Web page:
Different Types of Food Allergies


A food allergy is an adverse effect that occurs when the human body believes that a particular type of food is harmful. It is an immune reaction to food antigens. There are three major types of food allergies. It is important to differentiate between these as they are all different types of immune reactions to food antibodies.


The three main types of allergies can be classified as follows:

• Acute symptomatic type 1
• Asymptomatic type 1
• Delayed type III

Acute Symptomatic type 1

This type of allergy can be attributed largely to the immunoglobulin E (IgE) antibodies. In such cases the symptoms of the allergy occur immediately after the concerned food is ingested. In other words, the IgE reactions tend to be immediate and thus they cause the obvious allergic reactions. The IgE antibodies attach themselves to mast cells or mastocytes and to basophils in tissues in certain areas of the body such as the skin, the lungs, the gastrointestinal tract, the nose and the throat. This results in a release of large amounts of histamine and leads to allergic reactions like sneezing, itching, inflammation, stomach cramps, etc. In extreme cases there may be a sudden fall of blood pressure. This type of food allergy ranges in intensity from mild to nearly fatal.

Asymptomatic type 1

IgG4 antibodies characterize asymptomatic food allergies type 1. Instead of building up IgE the immune systems builds up IgG4 antibodies due to various factors. This is associated with a delayed food reaction and the patient may hardly experience any symptoms common to allergies. The capacity of IgG4 to release histamines is very weak and there is no inflammatory reaction. IgG4 can be considered as the antidote of IgE. IgG4 is not recommended for the detection of adverse food reactions.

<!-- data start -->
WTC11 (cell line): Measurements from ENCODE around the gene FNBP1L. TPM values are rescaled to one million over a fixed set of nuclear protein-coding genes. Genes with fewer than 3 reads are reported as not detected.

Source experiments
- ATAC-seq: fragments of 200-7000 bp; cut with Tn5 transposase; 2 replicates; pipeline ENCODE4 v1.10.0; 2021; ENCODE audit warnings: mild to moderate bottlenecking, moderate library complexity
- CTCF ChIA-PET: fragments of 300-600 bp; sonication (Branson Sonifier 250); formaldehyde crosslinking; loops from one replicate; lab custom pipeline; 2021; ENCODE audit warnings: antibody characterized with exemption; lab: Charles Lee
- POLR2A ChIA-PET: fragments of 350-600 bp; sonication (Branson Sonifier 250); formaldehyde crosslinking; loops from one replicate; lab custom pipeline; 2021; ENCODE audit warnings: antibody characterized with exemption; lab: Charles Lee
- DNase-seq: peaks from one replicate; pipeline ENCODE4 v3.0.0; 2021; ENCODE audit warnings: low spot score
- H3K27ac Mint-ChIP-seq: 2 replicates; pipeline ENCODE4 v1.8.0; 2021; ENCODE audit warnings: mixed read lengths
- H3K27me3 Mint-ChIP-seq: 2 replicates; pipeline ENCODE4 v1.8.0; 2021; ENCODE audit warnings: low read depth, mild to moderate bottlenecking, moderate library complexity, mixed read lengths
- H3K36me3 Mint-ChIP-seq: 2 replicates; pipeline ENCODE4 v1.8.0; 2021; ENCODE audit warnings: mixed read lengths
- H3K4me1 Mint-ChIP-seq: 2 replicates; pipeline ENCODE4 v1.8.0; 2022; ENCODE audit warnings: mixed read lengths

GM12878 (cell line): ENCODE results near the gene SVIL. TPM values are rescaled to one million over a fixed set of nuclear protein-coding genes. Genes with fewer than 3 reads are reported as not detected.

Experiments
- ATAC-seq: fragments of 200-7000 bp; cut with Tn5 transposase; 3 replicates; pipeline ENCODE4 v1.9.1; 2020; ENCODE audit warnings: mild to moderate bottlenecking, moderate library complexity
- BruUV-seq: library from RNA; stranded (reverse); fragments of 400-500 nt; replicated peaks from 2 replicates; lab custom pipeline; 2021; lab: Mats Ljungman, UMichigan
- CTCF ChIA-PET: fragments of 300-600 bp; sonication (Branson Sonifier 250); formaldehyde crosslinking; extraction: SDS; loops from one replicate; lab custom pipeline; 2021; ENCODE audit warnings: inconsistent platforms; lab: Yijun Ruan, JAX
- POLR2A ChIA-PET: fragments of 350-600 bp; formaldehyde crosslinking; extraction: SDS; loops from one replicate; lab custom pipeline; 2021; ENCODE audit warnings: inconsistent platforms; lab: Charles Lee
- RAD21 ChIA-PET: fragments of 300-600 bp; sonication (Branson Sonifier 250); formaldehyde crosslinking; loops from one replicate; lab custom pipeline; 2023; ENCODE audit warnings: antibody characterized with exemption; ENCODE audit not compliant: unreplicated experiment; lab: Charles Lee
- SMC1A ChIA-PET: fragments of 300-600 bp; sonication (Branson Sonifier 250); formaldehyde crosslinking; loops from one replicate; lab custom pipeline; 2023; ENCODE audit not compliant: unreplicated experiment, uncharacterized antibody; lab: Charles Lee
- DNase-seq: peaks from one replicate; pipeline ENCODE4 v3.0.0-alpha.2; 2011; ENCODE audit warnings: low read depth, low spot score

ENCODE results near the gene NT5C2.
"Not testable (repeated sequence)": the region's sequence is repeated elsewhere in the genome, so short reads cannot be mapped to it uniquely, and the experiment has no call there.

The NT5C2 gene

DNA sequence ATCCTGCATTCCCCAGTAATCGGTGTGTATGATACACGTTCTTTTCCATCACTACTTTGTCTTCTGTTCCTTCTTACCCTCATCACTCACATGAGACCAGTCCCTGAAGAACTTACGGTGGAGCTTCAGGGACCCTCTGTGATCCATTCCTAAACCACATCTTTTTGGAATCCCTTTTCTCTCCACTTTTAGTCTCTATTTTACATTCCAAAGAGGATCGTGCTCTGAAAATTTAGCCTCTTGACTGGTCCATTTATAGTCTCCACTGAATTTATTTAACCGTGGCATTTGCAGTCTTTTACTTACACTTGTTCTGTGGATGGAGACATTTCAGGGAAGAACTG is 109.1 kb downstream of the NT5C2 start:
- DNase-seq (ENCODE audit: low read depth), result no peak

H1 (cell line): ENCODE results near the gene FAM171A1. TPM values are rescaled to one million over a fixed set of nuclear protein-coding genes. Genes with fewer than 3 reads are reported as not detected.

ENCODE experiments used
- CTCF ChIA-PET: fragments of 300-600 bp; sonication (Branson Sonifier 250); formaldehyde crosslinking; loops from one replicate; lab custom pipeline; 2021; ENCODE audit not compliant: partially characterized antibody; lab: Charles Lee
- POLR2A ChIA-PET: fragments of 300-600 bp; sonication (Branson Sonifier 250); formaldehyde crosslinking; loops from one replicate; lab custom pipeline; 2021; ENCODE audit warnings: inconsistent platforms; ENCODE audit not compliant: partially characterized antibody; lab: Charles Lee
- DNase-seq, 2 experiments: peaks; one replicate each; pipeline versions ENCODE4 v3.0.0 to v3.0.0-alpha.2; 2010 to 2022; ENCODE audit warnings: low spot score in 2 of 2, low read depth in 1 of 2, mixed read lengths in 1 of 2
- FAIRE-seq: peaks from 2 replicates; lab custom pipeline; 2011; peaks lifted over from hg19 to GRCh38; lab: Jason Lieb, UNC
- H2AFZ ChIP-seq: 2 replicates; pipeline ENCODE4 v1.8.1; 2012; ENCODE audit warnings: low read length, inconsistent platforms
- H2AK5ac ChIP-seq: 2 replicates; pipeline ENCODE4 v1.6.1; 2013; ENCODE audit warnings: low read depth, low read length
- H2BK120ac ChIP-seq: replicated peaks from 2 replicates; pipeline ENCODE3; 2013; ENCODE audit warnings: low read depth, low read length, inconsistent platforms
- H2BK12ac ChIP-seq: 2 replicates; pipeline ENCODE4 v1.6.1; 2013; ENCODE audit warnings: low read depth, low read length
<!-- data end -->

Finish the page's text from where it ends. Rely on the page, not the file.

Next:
Delayed type III

In this form the predominant antibody is not IgG4, but could be either IgG, IgG1 or IgG3 which could trigger the allergic symptoms. The symptoms can appear almost three days after the consumption of the particular food with the antigens and if they are not diagnosed early the ailment can become chronic instead of acute. The symptoms are different from those of food allergy type 1.

Type III (delayed reaction) are estimated to affect up to 50% of the population. When the body is unable to tolerate certain food it produces an inflammatory response and with continued consumption of the particular food the physical symptoms may appear after a few days. The low-grade inflammation settles in different parts of the body and manifests itself with different symptoms. When the person suffers these type III allergies over a prolonged period of time it could lead to chronic diseases such as diabetes type II or irritable bowel syndrome(IBS) among other ailments. Other symptoms could be headaches and migraines, skin conditions such as eczema or psoriasis, gastrointestinal ailments, body weight, high blood pressure etc.